The Atlantic hurricane season got off to an early start and will likely stay busy, producing a few more storms than originally predicted, which could come early before tapering off, U.S. forecasters said Thursday.
Forecasters said warmer-than-normal sea surface temperatures and wind patterns that favor storm formation mean chances are higher for an above-normal season. However, that is tempered with the expected development of an El Nino weather pattern over the Pacific may suppress storms later in the season.
The season so far has produced four tropical storms and two hurricanes. Twelve to 17 tropical storms were expected with as many as five to eight hurricanes, compared to a normal Atlantic season that produces about a dozen named storms, forecasters said. A couple could become major hurricanes with winds of 111 mph or higher.
Last year was one of the busiest seasons on record with 19 named systems, including Irene, one of the costliest storms in U.S. history.
The high activity in the Atlantic has been happening since 1995 because of the right ocean and atmospheric conditions, said Gerry Bell, the lead seasonal forecaster at NOAA's Climate Prediction Center.
Early-season activity in the deep tropics off Africa's coast, which produced Ernesto and Tropical Storm Florence early this month, also generally indicates a more dynamic season, Bell said.
"Conditions are more conducive right now, but we expect them to become less favorable if El Nino develops as expected," Bell said.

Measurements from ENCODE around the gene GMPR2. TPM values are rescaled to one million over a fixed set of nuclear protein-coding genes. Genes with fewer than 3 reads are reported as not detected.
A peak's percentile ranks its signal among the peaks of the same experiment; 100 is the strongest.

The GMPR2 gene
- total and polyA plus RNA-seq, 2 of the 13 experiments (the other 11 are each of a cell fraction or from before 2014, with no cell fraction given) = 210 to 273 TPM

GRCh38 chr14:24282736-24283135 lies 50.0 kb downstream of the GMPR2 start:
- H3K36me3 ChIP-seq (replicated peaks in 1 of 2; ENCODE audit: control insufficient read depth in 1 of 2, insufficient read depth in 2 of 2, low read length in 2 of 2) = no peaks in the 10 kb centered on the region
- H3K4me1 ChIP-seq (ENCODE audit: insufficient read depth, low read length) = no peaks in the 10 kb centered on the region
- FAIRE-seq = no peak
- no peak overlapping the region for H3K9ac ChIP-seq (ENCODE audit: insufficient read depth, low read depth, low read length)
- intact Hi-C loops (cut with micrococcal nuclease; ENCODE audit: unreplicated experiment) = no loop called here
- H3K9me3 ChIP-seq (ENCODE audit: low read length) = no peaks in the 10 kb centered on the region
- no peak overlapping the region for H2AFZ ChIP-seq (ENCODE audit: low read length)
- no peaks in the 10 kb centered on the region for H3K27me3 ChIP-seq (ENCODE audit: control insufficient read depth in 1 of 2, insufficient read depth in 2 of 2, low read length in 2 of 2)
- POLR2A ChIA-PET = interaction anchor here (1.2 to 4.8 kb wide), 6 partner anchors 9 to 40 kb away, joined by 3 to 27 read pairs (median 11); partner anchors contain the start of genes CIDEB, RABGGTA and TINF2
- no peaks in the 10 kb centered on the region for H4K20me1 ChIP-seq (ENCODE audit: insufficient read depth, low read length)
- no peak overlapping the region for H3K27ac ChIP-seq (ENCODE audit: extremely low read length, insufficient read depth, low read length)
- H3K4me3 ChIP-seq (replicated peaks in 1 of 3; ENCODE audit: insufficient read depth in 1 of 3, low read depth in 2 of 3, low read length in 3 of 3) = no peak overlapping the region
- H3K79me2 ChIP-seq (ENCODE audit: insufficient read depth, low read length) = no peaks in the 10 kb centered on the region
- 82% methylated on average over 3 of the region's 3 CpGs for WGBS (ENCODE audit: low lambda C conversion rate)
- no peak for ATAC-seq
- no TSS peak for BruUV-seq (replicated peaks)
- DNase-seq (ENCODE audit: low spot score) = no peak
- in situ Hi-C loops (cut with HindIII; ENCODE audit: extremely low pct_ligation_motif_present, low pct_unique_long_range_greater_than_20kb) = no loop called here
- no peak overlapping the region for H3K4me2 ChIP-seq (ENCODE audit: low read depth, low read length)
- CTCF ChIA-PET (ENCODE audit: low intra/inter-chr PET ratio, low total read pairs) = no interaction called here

El Nino, which is expected to form this month or in September, warms Pacific waters near the equator and increases wind shear over the Atlantic, tearing storms apart. The peak of the Atlantic hurricane season runs from August through October.
"We have a high confidence that El Nino will develop this month or next, but also that its influence will be delayed until later in the season," Bell said.
The Atlantic hurricane season got off to an earlier-than-official start this year when Tropical Storm Alberto formed May 19 off the South Carolina coast.
Forecasters name tropical storms when their top winds reach 39 mph; hurricanes have winds of at least 74 mph.
No major hurricane has made a U.S. landfall in the last six years, since Hurricane Wilma cut across Florida in 2005. This August marks the 20th anniversary of Hurricane Andrew's catastrophic landfall in South Florida as a Category 5 storm.
Laura Furgione, acting director of NOAA's National Weather Service, warned U.S. coastal residents not to be complacent about the risks of a hurricane striking their homes. Andrew was the first storm of a slow season that produced just six storms.
Ernesto, which had been a Category 1 hurricane, weakened to a tropical storm this week as it drenched the Yucatan Peninsula, where it caused little damage. The storm spun into the southern Gulf of Mexico, crossing waters dotted with oil rigs operated by Mexico's state oil company, and was expected Thursday to bring torrential rains and flooding to Veracruz state's lush Los Tuxtlas region.